Saturday, March 19, 2005

The Future of NASA

We physicists are a pretty inclusive bunch. We love to point out that a physics training makes one ideal for many other careers in which one can make a real contribution to society, and we love to claim people who've demonstrated this successfully as our own. We do this partly because its actually true, partly because we want more physics majors, and partly because we think a scientifically literate society will benefit everyone. To give just one example, physicists will often point out that Congressman Rush Holt (D - NJ) is a physicist. His economic development plan for central New Jersey is even called Einstein's Alley. (The other physicist-Congressman is Vern Ehlers (R - MI)). Sometimes, however, it's best for us to hold off until we see how things work out.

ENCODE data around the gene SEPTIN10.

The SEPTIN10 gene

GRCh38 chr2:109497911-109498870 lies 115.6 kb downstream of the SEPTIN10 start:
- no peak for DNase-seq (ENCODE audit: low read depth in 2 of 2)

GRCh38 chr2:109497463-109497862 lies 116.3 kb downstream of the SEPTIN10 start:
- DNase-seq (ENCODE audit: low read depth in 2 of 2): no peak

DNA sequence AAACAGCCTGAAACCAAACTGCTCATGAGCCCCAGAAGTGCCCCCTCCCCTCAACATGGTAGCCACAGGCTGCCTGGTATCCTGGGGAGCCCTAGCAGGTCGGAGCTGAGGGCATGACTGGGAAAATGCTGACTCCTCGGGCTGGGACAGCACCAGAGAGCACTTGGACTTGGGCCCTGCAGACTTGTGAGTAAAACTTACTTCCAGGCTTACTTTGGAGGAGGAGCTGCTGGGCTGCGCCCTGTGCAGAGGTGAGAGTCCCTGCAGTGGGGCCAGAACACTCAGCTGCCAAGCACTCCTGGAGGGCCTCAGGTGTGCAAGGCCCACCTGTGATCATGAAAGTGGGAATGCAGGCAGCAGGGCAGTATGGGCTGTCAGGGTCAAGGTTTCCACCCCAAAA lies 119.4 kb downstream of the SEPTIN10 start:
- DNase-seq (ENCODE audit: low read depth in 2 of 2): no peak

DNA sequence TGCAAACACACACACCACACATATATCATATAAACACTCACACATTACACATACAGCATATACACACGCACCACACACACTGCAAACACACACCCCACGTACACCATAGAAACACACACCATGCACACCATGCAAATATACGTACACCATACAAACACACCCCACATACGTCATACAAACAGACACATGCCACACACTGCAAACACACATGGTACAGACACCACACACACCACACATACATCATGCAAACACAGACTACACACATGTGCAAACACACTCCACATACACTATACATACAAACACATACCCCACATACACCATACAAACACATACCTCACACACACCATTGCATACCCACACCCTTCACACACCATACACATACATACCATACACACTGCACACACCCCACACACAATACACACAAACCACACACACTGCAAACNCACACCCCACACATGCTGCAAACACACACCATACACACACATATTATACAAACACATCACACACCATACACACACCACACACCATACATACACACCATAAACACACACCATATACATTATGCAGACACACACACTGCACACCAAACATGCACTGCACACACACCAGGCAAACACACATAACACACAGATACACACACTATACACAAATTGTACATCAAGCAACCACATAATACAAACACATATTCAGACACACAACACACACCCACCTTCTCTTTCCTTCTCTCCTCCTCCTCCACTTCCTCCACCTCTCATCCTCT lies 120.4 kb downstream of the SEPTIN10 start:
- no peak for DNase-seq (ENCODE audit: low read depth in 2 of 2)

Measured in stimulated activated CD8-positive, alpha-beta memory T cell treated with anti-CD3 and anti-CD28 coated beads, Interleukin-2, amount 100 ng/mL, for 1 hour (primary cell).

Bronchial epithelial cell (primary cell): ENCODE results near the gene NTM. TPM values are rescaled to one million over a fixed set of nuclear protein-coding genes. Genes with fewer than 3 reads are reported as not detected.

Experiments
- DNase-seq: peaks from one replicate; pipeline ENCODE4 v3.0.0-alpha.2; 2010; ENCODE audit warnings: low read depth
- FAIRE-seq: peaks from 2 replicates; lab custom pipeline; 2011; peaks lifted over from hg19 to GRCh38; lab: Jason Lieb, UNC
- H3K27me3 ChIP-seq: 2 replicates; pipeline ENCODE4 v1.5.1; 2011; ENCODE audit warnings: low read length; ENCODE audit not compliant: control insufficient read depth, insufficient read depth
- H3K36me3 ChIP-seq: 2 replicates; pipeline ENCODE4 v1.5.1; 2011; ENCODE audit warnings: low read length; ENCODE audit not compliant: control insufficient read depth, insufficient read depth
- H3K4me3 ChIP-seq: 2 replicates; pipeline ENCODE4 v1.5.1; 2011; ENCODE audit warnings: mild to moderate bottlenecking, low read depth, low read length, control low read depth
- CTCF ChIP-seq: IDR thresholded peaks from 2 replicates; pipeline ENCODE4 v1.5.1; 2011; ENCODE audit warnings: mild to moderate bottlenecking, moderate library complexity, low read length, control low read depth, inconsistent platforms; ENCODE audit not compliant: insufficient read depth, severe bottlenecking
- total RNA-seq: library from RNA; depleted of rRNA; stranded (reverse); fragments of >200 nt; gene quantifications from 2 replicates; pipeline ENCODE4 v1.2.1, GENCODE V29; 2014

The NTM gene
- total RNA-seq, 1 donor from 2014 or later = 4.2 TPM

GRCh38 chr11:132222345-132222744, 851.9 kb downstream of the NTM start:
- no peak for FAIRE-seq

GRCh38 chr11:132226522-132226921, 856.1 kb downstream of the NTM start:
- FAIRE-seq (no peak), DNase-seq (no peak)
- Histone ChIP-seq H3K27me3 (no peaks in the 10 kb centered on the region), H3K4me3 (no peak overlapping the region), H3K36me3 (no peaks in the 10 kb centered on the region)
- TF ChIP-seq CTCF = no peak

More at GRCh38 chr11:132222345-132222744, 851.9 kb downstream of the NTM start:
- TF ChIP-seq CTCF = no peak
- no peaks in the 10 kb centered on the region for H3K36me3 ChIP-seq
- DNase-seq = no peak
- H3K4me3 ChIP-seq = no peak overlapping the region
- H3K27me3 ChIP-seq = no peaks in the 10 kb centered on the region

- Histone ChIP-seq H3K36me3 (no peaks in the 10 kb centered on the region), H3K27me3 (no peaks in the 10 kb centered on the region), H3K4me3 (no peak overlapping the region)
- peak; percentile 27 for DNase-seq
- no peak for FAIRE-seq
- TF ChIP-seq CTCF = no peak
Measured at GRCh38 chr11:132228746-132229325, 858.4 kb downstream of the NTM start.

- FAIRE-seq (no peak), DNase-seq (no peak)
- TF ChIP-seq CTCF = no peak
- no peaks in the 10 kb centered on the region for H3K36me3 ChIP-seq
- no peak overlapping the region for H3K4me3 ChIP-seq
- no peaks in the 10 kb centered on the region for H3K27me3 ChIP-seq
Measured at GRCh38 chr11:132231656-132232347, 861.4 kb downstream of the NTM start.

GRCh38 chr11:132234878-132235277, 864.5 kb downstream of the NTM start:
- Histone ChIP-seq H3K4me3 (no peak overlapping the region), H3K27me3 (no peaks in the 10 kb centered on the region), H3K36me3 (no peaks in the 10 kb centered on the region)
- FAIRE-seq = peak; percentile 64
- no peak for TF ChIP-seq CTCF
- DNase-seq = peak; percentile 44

This from the always-insightful Bob Park's What's New column
Described in media stories as a Johns Hopkins physicist, Michael D. Griffin is at the Applied Physics Lab, a government contract lab far from the campus, and although he has a B.A. in physics, his Ph.D. is in Aerospace Engineering from the Univ. of Maryland. During the Reagan years he was Deputy for Technology of SDI (Star Wars), which managed to squander $30B on mythical weapons. Eighteen months ago, Griffin testified before the House Science Committee on "The Future of Human Space Flight". ...
NASA has the experience and potential to do wonderful things for science; given the right direction and a leader who can make it happen. In my opinion one component needs to be a commitment to robotic missions for scientific exploration, which have been a remarkable success so far, and lack the cost, danger and technological constraints of manned missions. The second requirement is a drive to investigate the universe with great observatories, with new probes of inflation, of black holes and of the nature of the dark energy, and to have the vision to go further. Like many other physicists, I'll be watching carefully, with fingers crossed.
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